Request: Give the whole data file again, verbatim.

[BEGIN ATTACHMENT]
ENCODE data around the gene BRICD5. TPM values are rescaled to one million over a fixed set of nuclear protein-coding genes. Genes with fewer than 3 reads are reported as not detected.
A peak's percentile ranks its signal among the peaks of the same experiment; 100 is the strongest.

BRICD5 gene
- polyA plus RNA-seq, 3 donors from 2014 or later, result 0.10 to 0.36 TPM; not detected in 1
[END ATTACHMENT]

ENCODE data around the gene BRICD5. TPM values are rescaled to one million over a fixed set of nuclear protein-coding genes. Genes with fewer than 3 reads are reported as not detected.
A peak's percentile ranks its signal among the peaks of the same experiment; 100 is the strongest.

BRICD5 gene
- polyA plus RNA-seq, 3 donors from 2014 or later, result 0.10 to 0.36 TPM; not detected in 1